The Onyx Studio series from Harman Kardon has included some classic and beloved portable speakers. Now on its 7th iteration, many customers are wondering whether it makes sense to purchase the newest model.
If you already own a functioning Onyx Studio 6, there isn’t enough improvement on the Onyx Studio 7 to spend a couple hundred dollars.
On the other hand, if you are shopping for a new speaker, I would choose the Onyx Studio 7 over the older version if the prices are similar.
The Onyx 7 adds a second tweeter, resulting in a sharper and more clear sound. Some users feel it improves the soundstage as well. However, it loses the waterproof rating that was present on Onyx 6.
Below, we will provide a category-by-category breakdown, so you can choose the speaker that best fits your needs for sound, design, durability, battery, and software.
Sound quality is pretty similar between the two devices.
The biggest change with the new iteration is that Onyx Studio 7 has two tweeters, rather than the single tweeter on Onyx Studio 6. This results in a more crisp sound on Onyx Studio 7, especially in the mids. Theoretically, the soundstage will be wider as well. In my testing, I couldn’t hear the difference in soundstage or width.
The max volume output is roughly the same, with the slight advantage going to Onyx Studio 7. This difference will only be seen on side-by-side testing. Both speakers have total output wattage of 50 watts, if this metric matters to you.
Onyx Studio 6 actually has slightly stronger bass, but this isn’t necessarily a good thing. Some users feel the bass is too “boomy.” But again, this difference is only perceptible if you are testing both speakers alongside one another.
If you can find either of these speakers on sale, they can compete on sound quality with almost any portable speaker in the sub-$200 range. If you are paying full MSRP, there are better options at that price.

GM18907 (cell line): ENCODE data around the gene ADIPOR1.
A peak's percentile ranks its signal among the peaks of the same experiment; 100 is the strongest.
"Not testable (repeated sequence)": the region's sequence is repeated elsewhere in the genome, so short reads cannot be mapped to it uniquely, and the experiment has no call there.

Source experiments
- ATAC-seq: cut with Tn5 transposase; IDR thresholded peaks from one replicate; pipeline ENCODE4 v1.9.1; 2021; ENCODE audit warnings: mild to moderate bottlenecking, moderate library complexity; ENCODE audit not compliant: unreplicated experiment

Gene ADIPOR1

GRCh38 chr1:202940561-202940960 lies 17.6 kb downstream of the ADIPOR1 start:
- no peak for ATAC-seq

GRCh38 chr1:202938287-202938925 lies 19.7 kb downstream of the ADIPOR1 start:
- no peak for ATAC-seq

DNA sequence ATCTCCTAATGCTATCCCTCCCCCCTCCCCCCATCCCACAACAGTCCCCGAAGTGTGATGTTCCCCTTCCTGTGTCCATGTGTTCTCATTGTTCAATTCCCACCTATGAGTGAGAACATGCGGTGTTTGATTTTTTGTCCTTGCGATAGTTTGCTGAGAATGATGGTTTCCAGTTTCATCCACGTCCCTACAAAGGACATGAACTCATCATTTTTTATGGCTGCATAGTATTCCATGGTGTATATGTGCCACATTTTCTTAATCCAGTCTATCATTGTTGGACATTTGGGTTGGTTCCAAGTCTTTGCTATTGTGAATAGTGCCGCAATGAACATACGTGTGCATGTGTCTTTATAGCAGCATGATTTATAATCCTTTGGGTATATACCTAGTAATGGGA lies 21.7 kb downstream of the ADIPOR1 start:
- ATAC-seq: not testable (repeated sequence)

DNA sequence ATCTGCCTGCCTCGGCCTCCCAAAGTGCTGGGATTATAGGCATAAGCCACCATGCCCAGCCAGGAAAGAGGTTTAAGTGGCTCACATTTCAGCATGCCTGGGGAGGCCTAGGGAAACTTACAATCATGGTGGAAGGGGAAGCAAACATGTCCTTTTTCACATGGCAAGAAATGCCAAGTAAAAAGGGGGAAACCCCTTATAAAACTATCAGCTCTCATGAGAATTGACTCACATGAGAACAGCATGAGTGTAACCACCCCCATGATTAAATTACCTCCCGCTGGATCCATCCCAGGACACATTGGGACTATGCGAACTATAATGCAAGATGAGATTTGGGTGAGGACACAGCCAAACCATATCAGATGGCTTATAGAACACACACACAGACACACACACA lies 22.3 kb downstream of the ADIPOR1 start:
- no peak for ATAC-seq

Sound winner: Onyx Studio 7 (slightly)
The new version received a massive overhaul in terms of design. Whether this is a positive thing depends on personal preference.
Onyx Studio 6 has a built-in handle that allows it to be carried like a clutch purse. The styling is unimpressive with this design, but it is well-built for maximum portability.
Onyx Studio 7 has a handle that encircles the speaker, giving it a futuristic appearance (it looks like a planet with a ring around it).
When the device is being used in a stationary position, I think I prefer the styling of Onyx 7. But for portability, Onyx 6 makes a lot more sense.
In addition to the handle differences, Onyx Studio 6 is also lighter than the 7 (by almost a pound).
Each speaker has a 3.5 mm aux input. And each has the same Harman Kardon badge logo.
The button placement is better on the Onyx Studio 7. Using the controls on the Onyx Studio 6 is tedious, but the Onyx 7 redesign did a good job of correcting this.
Design winner: Tie (Onyx 7 for style, but Onyx 6 for function)
Unfortunately, the newer device (Onyx Studio 7) took a big hit in terms of durability. It has no IP waterproof rating. Most of the portable speakers we review have an IPX7 (waterproof) rating at minimum. Many newer speakers add the dust-proof rating, as well.
Onyx Studio 6 has an IPX7 rating. This means it is submergible and should be waterproof enough for any recreational use.
In other words, Onyx Studio 6 isn’t the most waterproof portable speaker on the market — but it is much better than the Onyx Studio 7.
Both speakers are built with some plastic construction, aluminum handles, and fabric covering the speaker. They aren’t the most durable bluetooth speakers you can find, but they should hold up well to frequent use.